Visit Malta- popular tourist destination and known for its warm climate and breathtaking landscapes that serve as locations for major film productions.
The archipelago is home to some of the oldest temples in the world, such as the Megalithic Temples of Malta.
The tiny Maltese archipelago, floating on the cusp of Europe and Africa, has been coveted and invaded throughout its history.
The Knights of St John (later of Malta) bequeathed palaces, fortresses and the glorious golden capital Valletta, while the British left red telephone boxes, iced buns and a predilection for tea.
It was the islands’ earliest settlers who left the most spectacular legacy: the extraordinary megalithic temples, unparalleled elsewhere in the world.
Malta, the largest island, has the most cosmopolitan resorts and the edge in cultural treasures, while sleepy Gozo and tiny Comino offer unspoilt countryside and a gentler pace.
You should know about Malta:
Capital: Valleta Currency: Euro Languages: Maltese, English Population: 411.277
Visa for Malta
Malta is in the Schengen area. Visas are also not required for citizens of EU and EEA countries. Other nationalities should check www.foreign.gov.mt.
The most wonderful places to visit in Malta
Sometimes called an “open-air museum”, Valletta was chosen as the European Capital of Culture in 2018. Valletta is also the sunniest city in Europe.
The city is noted for its fortifications, consisting of bastions, curtains and cavaliers, along with the beauty of its Baroque palaces, gardens and churches.
Gozo is known for its scenic hills, which are featured on its coat of arms. The Azure Window, a natural limestone arch, was a remarkable geological feature until its collapse on March 8, 2017.
The island has other notable natural features, including the Inland Sea and Wied il-Mielaħ Window.
Gozo offers tranquillity and a peaceful way of life. The island is relatively untouched, and has natural beauty and scenic spots.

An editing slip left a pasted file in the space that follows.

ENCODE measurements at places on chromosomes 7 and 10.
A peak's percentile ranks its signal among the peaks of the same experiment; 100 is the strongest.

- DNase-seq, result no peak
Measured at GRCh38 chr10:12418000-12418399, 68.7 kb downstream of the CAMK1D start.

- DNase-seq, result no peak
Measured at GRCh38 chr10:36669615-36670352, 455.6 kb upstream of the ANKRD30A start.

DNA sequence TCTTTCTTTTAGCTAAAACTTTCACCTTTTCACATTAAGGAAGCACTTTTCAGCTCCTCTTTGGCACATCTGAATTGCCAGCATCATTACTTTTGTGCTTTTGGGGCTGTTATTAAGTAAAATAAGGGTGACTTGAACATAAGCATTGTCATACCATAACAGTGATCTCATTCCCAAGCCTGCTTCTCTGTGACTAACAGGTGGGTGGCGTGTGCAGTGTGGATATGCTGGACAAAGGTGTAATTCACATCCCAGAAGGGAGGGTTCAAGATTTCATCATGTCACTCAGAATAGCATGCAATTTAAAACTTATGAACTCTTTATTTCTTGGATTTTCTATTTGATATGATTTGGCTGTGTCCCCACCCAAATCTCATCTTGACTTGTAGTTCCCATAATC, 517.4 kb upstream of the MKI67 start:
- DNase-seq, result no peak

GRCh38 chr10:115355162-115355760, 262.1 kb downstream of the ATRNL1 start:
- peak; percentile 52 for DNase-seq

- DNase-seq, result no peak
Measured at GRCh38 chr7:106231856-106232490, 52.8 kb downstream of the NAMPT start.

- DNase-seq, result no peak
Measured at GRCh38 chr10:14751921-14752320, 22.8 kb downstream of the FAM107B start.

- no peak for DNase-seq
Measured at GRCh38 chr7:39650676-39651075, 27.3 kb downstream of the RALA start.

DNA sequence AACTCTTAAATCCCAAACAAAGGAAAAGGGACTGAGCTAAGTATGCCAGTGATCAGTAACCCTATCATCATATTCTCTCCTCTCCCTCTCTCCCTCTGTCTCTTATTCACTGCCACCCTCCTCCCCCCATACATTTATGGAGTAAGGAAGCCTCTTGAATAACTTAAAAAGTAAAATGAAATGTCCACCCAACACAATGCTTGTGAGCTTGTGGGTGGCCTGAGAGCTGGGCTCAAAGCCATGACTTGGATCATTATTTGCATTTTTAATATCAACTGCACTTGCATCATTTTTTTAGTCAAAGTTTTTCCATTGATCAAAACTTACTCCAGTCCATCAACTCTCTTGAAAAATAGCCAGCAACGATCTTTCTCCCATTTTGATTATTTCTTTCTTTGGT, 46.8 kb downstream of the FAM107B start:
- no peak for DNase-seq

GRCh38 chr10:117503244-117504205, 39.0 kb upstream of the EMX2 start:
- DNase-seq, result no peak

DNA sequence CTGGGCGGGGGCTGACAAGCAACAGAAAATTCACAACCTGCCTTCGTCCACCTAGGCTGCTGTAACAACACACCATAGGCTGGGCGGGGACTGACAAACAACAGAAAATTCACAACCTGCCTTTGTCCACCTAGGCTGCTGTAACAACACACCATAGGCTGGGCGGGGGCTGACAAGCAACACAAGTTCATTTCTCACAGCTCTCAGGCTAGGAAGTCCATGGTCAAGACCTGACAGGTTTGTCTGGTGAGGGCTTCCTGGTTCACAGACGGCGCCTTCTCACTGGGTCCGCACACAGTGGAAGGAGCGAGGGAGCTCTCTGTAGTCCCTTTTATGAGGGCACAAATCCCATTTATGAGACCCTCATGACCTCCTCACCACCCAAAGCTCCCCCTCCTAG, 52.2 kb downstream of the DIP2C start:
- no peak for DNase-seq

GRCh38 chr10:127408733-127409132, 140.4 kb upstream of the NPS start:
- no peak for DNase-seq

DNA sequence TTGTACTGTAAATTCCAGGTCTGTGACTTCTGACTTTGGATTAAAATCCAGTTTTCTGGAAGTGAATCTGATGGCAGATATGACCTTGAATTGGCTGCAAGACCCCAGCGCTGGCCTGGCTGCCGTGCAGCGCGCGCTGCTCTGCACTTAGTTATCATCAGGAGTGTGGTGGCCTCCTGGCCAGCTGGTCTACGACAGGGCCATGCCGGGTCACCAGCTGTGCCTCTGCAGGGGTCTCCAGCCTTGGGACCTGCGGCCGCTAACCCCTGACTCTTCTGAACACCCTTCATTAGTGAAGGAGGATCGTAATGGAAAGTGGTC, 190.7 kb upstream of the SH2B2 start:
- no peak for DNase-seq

Driving isn’t necessary in Gozo, since public transport is very reliable. Since prices are lower, Gozo is ideal for budget travellers.
Mdina & Rabat
Mdina, the old capital city of Malta, is one of the most beautiful and well preserved European medieval towns, selected as a setting for movies like Game of Thrones, Troy, and Gladiator.
The structure and plan of the city streets are practically the same today as they were a thousand years ago.
It was home then and still is up to this day to Malta’s noble families who made Mdina their home from the 12th century onwards.
Impressive palaces line its narrow, shady streets. Mdina is now known as the ‘Silent City’ probably due to emptiness in Mdina after moving the capital to Valletta in the late 16th century.
Rabat, the neighboring town to Mdina, is much larger and well-known for its urban commercial marketplaces and archeological sites.
The Citadel, Rabat/Victoria
The Il-Kastell of Victoria is an evocative place to wander – this tiny medina (walled city) almost seems to grow out of its rocky outcrop.
It was built after a particularly devastating raid on the island, when almost every Gozitan was carried off to slavery;
there was a time when the entire population of around 3000 used to sleep here at night. Sweeping sea views can be enjoyed from its battlements.
Vittoriosa – known locally as Birgu, its name before the Great Siege of 1565 – is the most fascinating of the Three Cities.
This petite town, perched on its small lip of land, has stunning views all around it and perfectly preserved ancient streets within.
It was the original home of the Knights of St John, but it’s no museum – this is a living, breathing city with a strong sense of community.
You’re in luck if you’ve timed your visit to see Birgu by Candlelight in October.
Situated between Malta and Gozo, the smaller island of Comino is a paradise for snorkelers, divers, windsurfers and ramblers.
Only 3.5 square kilometers, Comino is car-free and apart from one hotel, is virtually uninhabited. The island’s main attraction is the Blue Lagoon.